Douro faces difficult growing conditions
A smaller and earlier harvest is expected in the Douro due to difficult growing conditions.
Vines situated in the historic Port-producing region of the Douro have been put through their paces for the 2011 vintage, although low rainfall and high temperatures are one of the characteristics of the Douro regions, especially further inland.
However, 2011 has proven to be especially dry for most of the region with extremely high temperatures, while accumulative rainfall at Pinhao, the heart of the region, is well below the average for this time of year, with less than 20% of the typical precipitation falling for the month of May â€“ 9mm instead of an average of 54mm.
High rainfall in late 2010 meant there was no lack of soil water at the beginning of the season, which lead to a very fast initial vegetative growth. This meant that budburst and floraison (flowering), occurred nearly two weeks before normal and it is expected that this will result in an earlier harvest than usual.
Following a strong fruit set, the continued high rate of vegetative growth led to higher susceptibility to several fungal infections of the berries, including powdery and downy mildews.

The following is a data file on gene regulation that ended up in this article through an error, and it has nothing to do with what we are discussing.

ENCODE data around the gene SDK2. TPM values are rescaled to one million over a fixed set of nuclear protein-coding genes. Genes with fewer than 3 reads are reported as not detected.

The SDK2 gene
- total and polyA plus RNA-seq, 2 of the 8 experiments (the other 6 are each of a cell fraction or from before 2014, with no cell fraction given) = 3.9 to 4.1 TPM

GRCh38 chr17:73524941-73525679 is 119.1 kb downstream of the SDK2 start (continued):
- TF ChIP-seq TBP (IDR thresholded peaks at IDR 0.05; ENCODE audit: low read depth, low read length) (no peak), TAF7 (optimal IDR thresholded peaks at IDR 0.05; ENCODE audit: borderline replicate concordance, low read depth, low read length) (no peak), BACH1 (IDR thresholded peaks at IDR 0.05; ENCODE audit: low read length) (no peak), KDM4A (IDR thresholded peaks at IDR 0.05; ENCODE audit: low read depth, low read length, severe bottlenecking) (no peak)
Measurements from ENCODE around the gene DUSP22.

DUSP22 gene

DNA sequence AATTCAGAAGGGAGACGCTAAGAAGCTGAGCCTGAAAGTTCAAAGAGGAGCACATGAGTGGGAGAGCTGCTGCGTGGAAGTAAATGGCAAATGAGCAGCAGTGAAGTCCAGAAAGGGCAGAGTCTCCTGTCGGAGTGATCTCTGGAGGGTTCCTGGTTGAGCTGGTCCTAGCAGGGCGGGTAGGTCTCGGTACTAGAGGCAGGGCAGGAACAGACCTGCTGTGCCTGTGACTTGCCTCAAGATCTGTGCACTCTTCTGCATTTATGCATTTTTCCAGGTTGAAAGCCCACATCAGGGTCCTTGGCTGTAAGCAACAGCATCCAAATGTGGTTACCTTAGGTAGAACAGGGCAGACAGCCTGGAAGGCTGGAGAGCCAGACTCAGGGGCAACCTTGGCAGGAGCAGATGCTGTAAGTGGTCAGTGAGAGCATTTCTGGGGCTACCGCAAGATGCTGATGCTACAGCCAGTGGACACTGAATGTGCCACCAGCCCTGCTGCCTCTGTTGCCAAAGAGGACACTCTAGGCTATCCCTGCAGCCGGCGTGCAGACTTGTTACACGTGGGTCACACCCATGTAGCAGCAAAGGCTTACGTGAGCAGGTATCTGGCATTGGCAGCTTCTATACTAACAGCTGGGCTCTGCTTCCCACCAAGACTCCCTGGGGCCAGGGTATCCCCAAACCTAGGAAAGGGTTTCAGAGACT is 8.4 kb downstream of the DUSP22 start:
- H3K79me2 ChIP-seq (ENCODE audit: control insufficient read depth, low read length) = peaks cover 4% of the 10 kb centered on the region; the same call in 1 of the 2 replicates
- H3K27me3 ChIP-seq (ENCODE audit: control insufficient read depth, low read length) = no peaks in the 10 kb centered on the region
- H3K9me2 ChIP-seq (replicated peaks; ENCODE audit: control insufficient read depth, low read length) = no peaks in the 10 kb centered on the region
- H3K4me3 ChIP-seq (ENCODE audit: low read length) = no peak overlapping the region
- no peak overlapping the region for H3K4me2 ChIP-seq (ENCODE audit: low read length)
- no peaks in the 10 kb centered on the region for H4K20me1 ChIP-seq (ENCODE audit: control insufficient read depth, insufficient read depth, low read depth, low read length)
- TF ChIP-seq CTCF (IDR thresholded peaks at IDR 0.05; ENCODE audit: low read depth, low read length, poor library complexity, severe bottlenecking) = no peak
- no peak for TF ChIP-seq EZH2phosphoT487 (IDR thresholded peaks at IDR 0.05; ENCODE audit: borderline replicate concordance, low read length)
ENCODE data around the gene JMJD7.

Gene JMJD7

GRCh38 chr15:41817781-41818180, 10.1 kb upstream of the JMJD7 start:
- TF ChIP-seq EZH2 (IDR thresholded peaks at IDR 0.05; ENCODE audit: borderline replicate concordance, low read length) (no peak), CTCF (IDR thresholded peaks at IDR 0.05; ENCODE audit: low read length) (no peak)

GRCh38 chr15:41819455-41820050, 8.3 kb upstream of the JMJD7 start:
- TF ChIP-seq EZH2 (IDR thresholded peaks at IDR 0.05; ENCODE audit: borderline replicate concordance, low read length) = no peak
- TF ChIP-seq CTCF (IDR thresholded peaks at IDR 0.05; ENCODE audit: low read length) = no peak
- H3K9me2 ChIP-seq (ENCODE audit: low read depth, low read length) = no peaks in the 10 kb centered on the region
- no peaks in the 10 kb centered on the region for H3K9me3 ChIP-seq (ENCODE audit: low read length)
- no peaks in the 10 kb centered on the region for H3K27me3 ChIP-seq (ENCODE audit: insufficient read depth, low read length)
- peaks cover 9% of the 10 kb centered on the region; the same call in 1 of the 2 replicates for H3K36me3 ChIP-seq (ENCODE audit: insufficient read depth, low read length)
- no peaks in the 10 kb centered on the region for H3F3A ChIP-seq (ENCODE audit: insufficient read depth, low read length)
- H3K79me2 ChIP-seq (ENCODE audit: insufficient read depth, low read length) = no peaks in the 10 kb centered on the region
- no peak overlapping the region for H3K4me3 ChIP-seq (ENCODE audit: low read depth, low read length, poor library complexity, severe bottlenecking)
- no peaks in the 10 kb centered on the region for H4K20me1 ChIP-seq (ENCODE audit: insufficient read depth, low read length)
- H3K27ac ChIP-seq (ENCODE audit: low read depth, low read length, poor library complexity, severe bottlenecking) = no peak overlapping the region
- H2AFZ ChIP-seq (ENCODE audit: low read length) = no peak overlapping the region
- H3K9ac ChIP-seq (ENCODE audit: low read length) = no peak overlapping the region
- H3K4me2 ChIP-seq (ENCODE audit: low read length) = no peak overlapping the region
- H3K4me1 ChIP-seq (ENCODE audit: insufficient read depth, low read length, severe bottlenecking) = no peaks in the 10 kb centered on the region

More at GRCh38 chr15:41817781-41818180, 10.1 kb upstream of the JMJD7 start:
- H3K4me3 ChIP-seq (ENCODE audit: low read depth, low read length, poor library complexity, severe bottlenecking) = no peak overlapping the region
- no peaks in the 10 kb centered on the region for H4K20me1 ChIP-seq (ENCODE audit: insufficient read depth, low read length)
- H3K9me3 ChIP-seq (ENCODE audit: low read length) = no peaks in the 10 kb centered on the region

Paul Symington, chairman of Symington Family Estates, told the drinks business that following their strong fruit set, â€œThe weather then dealt (Symington Family Estates) some tough cards.â€ Sadly, some growers lost all of their crop as they lacked the financial means to cover the necessary treatment.
Although powdery and downy mildews do have a negative effect on the yields, they are deemed not have a detrimental effect on the quality of wine. And Paul was quick to state, â€œThe vines that had the necessary treatment are looking very fine indeed, so what is in the vineyard is looking very good.â€
Other prestigious winemaking regions like Bordeaux, Burgundy and Champagne are all predicting an early harvest following higher spring temperatures.